• Voice communication requires low transmission rates (of the order of 10 kbps) while data communication often requires much higher rates (Mbps and higher).
  • Voice transmissions require a steady bit rate while data rate requirements can be very variable with large idle periods followed by big file downloads.
  • Voice transmission can tolerate errors in the received bit stream while data networks have very strict error rate requirements.
  • Voice communications is sensitive to delay while data is more robust in this regard.

These differences lead to very different design considerations for wired or wireless networks however the impact of the differences is even greater when the access network is wireless.

Key Research Challenges

We are not yet to the point where wide-area wireless data networks are able to offer the speed and quality of wired networks. Fourth-generation systems will aim to meet this challenge by employing new breakthroughs in wireless communications and networking theory including adaptive modulation and coding, multiple-input multiple-output links, channel dependent scheduling (multiuser diversity), and orthogonal frequency division multiplexing (OFDM).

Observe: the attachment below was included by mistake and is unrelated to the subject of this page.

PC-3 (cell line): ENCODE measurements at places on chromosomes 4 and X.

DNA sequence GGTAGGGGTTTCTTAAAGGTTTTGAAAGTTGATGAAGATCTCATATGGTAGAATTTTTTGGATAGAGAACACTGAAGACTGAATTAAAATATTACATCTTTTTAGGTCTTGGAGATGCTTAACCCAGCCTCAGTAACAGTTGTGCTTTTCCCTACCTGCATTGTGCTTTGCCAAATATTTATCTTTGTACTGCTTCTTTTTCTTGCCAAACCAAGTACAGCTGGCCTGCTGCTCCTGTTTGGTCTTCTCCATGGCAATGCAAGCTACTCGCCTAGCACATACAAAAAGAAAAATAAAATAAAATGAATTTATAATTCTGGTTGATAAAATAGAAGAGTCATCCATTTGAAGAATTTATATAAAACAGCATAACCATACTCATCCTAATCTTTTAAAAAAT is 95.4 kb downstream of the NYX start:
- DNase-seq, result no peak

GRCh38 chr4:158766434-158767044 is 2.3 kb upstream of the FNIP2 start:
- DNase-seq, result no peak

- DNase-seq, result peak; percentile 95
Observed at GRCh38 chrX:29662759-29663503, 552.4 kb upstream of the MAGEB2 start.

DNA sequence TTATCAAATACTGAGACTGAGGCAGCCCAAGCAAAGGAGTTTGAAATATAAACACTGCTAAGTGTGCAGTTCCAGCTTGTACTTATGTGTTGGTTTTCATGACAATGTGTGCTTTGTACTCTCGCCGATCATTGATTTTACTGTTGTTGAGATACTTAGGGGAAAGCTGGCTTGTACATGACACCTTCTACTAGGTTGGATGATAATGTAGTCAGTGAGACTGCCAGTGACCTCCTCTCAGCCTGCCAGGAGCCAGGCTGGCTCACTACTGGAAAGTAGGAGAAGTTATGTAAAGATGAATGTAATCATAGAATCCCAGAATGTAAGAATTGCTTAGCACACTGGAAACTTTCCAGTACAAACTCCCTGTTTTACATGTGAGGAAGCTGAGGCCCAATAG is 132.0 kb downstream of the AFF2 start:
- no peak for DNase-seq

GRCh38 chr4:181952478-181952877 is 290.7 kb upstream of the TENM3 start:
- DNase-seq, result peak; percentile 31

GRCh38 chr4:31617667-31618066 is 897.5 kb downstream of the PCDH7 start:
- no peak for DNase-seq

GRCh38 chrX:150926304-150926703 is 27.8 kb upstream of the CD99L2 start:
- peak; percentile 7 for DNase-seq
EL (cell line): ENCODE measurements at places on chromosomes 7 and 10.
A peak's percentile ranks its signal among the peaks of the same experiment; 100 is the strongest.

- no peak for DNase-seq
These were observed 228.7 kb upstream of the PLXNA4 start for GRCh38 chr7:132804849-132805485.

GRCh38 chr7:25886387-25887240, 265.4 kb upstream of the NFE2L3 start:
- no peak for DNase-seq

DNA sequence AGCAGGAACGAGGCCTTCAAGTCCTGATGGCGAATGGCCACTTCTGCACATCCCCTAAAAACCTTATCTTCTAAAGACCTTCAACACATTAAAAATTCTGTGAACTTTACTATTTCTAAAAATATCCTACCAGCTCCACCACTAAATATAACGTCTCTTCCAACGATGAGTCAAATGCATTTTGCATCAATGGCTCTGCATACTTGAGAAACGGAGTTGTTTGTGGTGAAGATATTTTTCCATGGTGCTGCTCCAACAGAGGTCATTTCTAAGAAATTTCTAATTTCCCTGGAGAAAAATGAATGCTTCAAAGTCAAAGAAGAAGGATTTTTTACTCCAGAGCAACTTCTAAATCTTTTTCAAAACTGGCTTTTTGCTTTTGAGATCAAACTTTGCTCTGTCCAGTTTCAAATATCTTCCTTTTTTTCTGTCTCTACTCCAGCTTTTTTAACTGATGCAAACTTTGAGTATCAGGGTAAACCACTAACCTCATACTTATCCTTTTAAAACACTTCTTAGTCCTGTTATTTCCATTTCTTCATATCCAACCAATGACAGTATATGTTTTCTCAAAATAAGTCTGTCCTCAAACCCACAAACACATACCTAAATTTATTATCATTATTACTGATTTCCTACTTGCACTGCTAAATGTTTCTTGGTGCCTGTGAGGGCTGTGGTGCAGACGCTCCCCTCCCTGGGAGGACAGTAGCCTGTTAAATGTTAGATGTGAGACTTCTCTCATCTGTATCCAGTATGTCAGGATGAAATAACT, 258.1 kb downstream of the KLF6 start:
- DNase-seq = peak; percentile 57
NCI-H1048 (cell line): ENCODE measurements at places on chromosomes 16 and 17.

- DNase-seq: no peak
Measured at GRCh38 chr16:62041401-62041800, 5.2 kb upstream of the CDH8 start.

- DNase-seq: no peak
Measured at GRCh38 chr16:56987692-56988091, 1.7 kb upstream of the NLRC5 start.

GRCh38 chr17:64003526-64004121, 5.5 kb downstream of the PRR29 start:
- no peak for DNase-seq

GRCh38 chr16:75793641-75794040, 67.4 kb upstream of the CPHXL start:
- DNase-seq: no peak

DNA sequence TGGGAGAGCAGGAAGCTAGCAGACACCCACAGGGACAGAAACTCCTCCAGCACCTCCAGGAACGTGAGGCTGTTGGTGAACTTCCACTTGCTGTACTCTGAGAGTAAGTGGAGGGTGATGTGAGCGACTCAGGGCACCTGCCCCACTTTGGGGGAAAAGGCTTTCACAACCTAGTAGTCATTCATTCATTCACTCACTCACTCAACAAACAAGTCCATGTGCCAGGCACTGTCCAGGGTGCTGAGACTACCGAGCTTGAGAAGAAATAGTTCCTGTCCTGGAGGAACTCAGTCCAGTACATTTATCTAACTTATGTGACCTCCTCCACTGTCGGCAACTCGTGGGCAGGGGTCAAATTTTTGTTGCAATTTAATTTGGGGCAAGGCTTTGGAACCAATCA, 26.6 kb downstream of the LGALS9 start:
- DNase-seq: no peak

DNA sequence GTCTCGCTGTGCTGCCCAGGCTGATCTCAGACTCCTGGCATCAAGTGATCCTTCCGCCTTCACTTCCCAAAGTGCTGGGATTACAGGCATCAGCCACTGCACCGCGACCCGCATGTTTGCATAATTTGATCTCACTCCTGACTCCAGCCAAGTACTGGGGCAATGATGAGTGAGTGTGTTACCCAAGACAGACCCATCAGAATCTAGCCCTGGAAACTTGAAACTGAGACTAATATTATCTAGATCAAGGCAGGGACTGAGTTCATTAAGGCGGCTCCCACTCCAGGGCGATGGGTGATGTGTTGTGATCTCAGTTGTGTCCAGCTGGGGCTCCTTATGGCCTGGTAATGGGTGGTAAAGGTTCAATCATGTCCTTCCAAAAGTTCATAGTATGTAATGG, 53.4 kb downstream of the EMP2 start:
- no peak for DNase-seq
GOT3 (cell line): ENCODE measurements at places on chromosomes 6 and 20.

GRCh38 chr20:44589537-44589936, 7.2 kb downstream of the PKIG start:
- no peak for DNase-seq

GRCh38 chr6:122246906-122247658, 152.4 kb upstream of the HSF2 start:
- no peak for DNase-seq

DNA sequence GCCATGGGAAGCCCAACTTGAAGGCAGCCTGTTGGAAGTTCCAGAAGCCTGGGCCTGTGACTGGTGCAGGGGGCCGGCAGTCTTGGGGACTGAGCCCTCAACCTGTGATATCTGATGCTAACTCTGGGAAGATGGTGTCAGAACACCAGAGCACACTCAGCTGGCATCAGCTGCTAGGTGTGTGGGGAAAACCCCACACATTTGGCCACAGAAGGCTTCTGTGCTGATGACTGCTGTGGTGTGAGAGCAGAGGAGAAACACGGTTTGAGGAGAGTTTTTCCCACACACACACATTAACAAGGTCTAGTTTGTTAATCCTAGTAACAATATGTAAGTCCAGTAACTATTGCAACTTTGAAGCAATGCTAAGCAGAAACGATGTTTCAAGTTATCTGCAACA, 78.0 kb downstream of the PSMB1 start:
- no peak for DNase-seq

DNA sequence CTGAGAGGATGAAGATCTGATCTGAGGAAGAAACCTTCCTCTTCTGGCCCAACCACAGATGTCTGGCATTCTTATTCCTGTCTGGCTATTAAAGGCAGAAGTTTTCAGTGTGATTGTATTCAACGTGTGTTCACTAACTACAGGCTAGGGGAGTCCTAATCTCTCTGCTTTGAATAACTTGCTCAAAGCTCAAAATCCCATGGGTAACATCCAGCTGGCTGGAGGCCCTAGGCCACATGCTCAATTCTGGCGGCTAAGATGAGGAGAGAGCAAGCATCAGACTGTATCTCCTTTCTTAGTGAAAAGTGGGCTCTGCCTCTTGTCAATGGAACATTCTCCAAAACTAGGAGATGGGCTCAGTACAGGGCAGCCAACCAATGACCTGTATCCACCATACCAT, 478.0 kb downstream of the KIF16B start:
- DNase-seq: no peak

Australian Wireless Data Communications Researchers

Researcher
Abbosh, Amin M
Abhayapala, Thushara D
Abolhasan, Mehran
Alexander, Paul D
Armstrong, Jean
Athaudage, Chandra
Bean, Nigel Geoffrey
Bhaskaran Pillai, Sibi Raj
Blackmore, Kim Louise
Bunton, John David
Chan, Terence Ho Leung
Chen, Zhuo
Clarkson, I. Vaughan L.
Collings, Iain B
Conder, Phillip
Dadej, Arkadiusz (Arek) J
Daniels, Graham Ross
Davis, Linda M
Develi, Ibrahim
Dey, Subhrakanti
Dissanayake, Tharaka Nuwan Weerabaddana
Dogancay, Kutluyil